The chairman of Lenovo, the world’s number four PC maker, shared Chinese revolution-spirited slogans and the unlikely story of his company’s growth out of a government-managed economy in a motivational speech to Chinese small business owners on Friday.
Liu Chuanzhi, one of 11 former government researchers who founded the predecessor to Lenovo in 1984, recalled how the company fought through trade barriers, high component prices and domination by foreign brands in a talk that highlighted how fast China’s economy has grown in the last three decades.
“In 1993 almost the whole market was foreign-branded computers,” Liu said at the forum for small and medium businesses in Hangzhou, a scenic city in eastern China.
Lenovo faced tough odds even though its founders were from the Chinese Academy of Sciences, a Chinese state-controlled institute for national research projects. The academy gave the company founding capital of 200,000 yuan, or about US$30,000 today. That sum, far from enough, would not have been enough to buy three computers in China in the 1980s, Liu said. Things only grew worse when the company was scammed out of two-thirds of the money, he said.
“When we came out, we not only lacked funds but also had no idea what to do,” Liu said.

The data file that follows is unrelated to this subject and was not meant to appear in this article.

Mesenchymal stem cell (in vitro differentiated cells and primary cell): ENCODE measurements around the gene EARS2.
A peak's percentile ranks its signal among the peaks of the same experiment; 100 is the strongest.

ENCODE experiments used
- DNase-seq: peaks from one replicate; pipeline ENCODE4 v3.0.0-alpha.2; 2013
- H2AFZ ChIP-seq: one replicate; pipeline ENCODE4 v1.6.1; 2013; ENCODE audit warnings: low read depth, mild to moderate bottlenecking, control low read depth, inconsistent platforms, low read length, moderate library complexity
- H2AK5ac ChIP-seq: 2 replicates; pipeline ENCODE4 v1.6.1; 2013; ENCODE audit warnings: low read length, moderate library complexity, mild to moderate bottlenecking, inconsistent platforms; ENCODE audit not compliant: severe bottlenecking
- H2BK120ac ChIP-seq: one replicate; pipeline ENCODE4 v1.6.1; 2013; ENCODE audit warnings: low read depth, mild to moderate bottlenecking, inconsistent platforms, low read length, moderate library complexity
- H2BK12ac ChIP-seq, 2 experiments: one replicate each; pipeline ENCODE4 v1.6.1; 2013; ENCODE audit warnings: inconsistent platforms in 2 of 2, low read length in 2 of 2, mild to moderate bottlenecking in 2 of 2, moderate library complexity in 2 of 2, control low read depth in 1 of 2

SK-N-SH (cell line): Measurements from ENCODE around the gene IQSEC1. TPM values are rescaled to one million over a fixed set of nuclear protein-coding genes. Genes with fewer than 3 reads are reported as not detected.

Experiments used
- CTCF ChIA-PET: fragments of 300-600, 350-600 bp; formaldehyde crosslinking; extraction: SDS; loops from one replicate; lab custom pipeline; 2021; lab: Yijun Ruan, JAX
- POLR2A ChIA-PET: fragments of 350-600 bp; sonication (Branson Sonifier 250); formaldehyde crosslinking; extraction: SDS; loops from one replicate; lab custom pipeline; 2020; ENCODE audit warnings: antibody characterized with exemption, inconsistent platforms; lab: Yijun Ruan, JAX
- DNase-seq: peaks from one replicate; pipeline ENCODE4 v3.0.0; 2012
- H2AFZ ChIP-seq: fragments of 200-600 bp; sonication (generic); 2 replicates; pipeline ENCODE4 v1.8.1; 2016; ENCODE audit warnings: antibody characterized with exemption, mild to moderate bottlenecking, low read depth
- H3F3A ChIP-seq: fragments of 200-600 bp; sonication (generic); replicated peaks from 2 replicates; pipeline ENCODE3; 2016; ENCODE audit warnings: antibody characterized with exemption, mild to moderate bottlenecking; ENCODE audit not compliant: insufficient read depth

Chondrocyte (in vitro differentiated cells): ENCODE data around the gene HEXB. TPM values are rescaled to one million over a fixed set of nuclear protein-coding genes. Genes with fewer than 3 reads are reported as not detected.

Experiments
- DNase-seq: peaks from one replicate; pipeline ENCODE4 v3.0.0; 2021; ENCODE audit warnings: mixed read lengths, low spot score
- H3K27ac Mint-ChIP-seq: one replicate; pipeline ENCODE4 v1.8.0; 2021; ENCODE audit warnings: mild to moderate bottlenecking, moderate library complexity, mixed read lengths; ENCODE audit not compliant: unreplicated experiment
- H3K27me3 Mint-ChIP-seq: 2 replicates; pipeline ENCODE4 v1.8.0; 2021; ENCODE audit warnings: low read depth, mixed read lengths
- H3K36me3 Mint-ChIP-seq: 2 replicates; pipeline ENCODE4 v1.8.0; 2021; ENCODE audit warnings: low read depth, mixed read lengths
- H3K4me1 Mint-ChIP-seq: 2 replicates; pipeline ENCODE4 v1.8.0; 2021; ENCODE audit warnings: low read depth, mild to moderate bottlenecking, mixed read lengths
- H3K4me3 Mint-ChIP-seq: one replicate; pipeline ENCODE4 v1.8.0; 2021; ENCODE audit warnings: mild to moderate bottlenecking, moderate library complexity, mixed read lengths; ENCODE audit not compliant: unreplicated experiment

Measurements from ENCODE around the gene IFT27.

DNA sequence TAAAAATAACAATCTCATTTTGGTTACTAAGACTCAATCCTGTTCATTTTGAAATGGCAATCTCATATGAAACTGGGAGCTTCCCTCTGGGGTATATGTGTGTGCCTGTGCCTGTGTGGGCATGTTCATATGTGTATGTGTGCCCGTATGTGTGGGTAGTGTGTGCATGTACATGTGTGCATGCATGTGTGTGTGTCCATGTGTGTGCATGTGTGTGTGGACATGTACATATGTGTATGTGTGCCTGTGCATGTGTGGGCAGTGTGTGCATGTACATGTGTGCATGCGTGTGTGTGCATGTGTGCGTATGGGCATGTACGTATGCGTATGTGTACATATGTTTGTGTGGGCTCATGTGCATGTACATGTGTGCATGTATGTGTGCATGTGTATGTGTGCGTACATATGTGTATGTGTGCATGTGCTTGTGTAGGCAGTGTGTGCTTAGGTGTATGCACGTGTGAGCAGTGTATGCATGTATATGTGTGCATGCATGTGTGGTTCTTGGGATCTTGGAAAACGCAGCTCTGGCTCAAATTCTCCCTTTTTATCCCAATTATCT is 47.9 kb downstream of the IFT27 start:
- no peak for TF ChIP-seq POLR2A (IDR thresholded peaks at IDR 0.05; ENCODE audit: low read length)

Lenovo, formerly called Legend Group, was founded early in China’s process of market economic reforms and had to work in a tightly regulated environment. China tried to protect domestic PC makers in the 1980s by charging a massive 200 percent tariff on foreign computers, said Liu.
“The result of this protection was that foreign computers were very difficult to get into China and could only be smuggled, but China also could not make its own computers very well,” he said. The low quality of components such as hard drives in China also hindered the company, he said. Lenovo’s first PC did not reach the market until 1990.
Lenovo struggled with low margins even as it built market share against foreign brands like IBM and Compaq in the 1990s. Government regulation also continued to slow the industry’s growth. Chinese residents had to register with the government to become Internet users even late in the decade, said Liu.
Lenovo’s global presence gained a huge boost when it bought IBM’s PC unit in 2005. The company’s sales in developed markets have since slumped in the global economic recession and it has restructured to bring its focus back to China and other emerging markets. Lenovo today is the top PC vendor in China.
To succeed like Lenovo, companies must “love to battle, know how to battle, and conduct campaigns with order,” Liu said, using language reminiscent of “The Art of War,” an ancient Chinese book on military strategy by Sun Tzu.
Liu also emphasized the importance of company culture, describing Lenovo’s as an example. “Make the company’s interests the top priority, seek truth in forging ahead, take the people as the base,” Liu said.
Chinese president Hu Jintao has promoted the slogan “take the people as the base” as a part of socialist theory. Liu attended a Chinese military college in the 1960s and worked on a Chinese farm during the Cultural Revolution, a chaotic period when many graduates were sent to the countryside for re-education.